Accepting the ancient belief unconsciously, or by dreaming with our eyes open as Devereux explains, we can conjecture that these great monuments were not designed as tombs for Pharaohs, as modern archaeologists would have us believe, but that they were designed in the same spirit as all of the great temples and cathedrals of modern religions. Imagine that these “sacred sites” were constructed to give back a sense of honor for the gift of life. That would be a “common sense” reason for building them, that can be related to modern human behavior. Using this “chora” concept for the Great Pyramid, we do not have to resort to the unconscious mind to understand the monument’s “revelation” of truth. If celebration of life was the objective of the monument, then we need to use our conscious sensual perception to establish the process that was being memorialized. We still build great edifices to honor great men and important times, although, today we tend to honor those who died in the process of attempting success, rather than those who achieved success. The Vietnam Memorial in Washington, D. C. being an example.
Practically all significant works of archaeology which uncover ancient sacred sites find that the stars are critical. This is has proven true everywhere in the world. Why were the stars so important that the Ancients would build monuments that utilized celestial orientation in their designs? If we give Devereux’s reflection on Plato’s concept of chora location and topos location proper relevance, we must assume that both chora and topos place orientation are intended in their designs. The topos place can be derived directly from astronomical orientations, in the way that Bauval and Hancock have presented. These orientations define time and space for the monument. Topos is essentially the material location described by modern science. To establish the chora place of the monument, our cognition needs to be holistic in space and eternal in time. Through an holistic and eternal orientation, we can more fully identify the complete design criteria. This is not a perspective absent of material perception, it is the spirit of the place which has a topos location.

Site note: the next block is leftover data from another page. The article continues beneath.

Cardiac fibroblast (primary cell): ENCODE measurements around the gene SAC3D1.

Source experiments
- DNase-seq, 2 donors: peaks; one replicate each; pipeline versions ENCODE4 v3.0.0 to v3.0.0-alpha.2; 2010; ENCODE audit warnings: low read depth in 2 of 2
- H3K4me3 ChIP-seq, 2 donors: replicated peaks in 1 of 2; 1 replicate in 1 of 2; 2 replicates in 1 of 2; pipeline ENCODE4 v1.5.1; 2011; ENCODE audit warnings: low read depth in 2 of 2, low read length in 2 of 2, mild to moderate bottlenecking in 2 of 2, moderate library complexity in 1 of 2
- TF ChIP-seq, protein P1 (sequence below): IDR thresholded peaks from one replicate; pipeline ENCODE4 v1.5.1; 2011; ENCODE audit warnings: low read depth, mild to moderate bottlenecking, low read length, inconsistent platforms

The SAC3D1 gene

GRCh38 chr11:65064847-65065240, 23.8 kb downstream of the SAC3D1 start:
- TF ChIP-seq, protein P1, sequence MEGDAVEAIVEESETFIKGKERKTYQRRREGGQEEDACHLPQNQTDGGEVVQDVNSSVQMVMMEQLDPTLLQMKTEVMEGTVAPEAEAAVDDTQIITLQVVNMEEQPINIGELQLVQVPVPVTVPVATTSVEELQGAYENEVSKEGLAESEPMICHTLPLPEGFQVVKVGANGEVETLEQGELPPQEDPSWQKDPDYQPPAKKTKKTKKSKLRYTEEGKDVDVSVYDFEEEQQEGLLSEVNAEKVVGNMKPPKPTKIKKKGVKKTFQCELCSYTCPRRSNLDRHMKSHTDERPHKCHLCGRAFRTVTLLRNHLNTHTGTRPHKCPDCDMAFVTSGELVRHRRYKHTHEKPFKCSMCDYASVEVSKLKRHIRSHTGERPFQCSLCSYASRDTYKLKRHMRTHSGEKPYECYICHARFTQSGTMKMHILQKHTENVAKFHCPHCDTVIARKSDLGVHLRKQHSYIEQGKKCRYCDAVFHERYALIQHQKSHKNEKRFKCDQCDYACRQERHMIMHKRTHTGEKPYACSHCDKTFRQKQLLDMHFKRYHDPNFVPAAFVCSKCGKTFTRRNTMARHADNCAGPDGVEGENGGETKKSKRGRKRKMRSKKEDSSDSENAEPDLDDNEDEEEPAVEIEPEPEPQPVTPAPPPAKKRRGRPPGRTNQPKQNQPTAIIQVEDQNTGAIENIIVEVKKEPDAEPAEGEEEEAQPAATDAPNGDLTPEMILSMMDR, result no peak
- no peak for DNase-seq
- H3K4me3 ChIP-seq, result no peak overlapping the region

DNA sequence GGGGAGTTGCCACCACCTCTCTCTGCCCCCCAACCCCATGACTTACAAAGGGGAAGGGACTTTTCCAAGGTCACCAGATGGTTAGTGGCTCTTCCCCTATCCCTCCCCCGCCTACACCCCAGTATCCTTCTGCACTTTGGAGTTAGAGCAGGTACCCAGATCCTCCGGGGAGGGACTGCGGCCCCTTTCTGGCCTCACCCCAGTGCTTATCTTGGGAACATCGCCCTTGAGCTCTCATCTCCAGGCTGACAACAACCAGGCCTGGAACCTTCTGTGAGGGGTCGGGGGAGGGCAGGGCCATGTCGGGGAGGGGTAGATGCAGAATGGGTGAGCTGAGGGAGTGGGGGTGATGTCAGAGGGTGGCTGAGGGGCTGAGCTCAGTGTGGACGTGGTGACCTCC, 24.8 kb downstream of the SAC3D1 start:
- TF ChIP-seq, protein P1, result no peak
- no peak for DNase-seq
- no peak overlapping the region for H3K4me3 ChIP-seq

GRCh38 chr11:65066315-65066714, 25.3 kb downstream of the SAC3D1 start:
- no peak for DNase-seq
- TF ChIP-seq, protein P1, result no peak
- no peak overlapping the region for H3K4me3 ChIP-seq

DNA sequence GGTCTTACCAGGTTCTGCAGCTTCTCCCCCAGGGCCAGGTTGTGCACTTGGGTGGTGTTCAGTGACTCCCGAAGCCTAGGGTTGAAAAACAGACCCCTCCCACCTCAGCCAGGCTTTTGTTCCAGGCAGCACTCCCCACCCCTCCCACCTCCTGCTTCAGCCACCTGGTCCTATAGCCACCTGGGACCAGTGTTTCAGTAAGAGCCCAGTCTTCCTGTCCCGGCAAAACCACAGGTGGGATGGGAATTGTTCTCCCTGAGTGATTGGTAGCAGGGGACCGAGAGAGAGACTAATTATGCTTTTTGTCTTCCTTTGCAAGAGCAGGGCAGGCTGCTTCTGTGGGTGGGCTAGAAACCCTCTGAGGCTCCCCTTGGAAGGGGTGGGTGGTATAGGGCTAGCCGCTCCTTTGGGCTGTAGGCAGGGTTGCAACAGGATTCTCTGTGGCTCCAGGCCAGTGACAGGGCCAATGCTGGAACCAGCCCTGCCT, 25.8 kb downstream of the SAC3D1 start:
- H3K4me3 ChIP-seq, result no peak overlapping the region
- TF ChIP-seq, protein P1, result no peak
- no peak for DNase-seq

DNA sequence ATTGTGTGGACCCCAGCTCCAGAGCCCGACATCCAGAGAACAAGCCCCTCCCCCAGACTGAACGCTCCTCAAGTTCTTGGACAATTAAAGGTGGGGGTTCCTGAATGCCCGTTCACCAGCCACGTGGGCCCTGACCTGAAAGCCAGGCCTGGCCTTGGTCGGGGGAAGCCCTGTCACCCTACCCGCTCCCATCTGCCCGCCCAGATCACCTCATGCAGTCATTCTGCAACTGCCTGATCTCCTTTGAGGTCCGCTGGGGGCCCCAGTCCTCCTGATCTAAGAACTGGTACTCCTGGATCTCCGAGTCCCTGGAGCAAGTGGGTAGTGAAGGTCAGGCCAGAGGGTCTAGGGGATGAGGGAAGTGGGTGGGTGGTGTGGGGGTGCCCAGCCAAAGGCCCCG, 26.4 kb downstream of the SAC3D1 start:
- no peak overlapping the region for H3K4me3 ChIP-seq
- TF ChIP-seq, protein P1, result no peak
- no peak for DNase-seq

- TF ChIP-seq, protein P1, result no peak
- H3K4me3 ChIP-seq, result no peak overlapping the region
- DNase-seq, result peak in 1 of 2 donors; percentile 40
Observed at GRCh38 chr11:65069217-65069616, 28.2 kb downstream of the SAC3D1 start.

One of the purposes of this essay is to illustrate how topos location and chora location are identified. Chora locations contain specific or individual topos locations, and ultimately there is only one chora location, because it is holistic and eternal. Modern space-time is the topos location which identifies the material behavior of the spirit in the holistic and eternal chora location of all being. Thus, space-time does not exist, since it is only a rationalization of the universal spirit, or an eyes open dream of behavioral phenomena. The spirit of this dream called space-time is the chora location which identifies what the Cosmic Soul is doing. As Devereux explains, the chora can be determined by feelings, and is in fact, all the possible feelings associated with topos. The universe cannot be seen through a microscope or a telescope, yet these instruments provide visual access to the complete creation by conglomeration of each topos location. Similarly, sacred sites provide direct access to a chora location through a topos location and are cherished because they expose the cosmic reality as an holistic and eternal process. Such a chora site was Rostau to Ancient Egypt, which served as a door to the eternal presence of the Creator, Ra, and all the neters of Egyptian mythology.
Proof of this statement is revealed in the intricate details of pyramid construction, and more complete knowledge of how the Ancients saw the heavens.6 Nearly all of the pyramids of Egypt have an “entrance” passage on their north face. This passage typically runs parallel to the north-south meridian and descends at approximately a 26 degree angle.
Correlating this celestial causeway to the ancient constellations, this pyramid passageway symbolizes the route ancient souls took in becoming the generations of tomorrow. It projects through the planet toward the top of a triangular asterism known as the Ben-Ben stone, at the place of the “First Occasion.” Through celestial correspondence, the descending northern passageway becomes an explicit statement of the obvious fact that everything on Earth came from the celestial vault known as the heavens, a fact which modern scientific cosmologists have taken the trouble to “prove” beyond a shadow of doubt. At Giza, the region of the sky around the north pole never goes below the horizon, and is symbolic of the realm of eternal life, from whence kings and ancestors can return to Earth as spirits reincarnated into the flesh of youth. It may be conjecture that the Ancients visualized the pyramid design in this manner, but the details are too coincident to deny the correspondence to their understanding. All that is required to visualize the messages behind these passageways is a complete set of constellations depicting the Egyptian neters (divine principles – gods) in their proper “topos” locations.7 ”
Copyright 2016 by R. B. Baird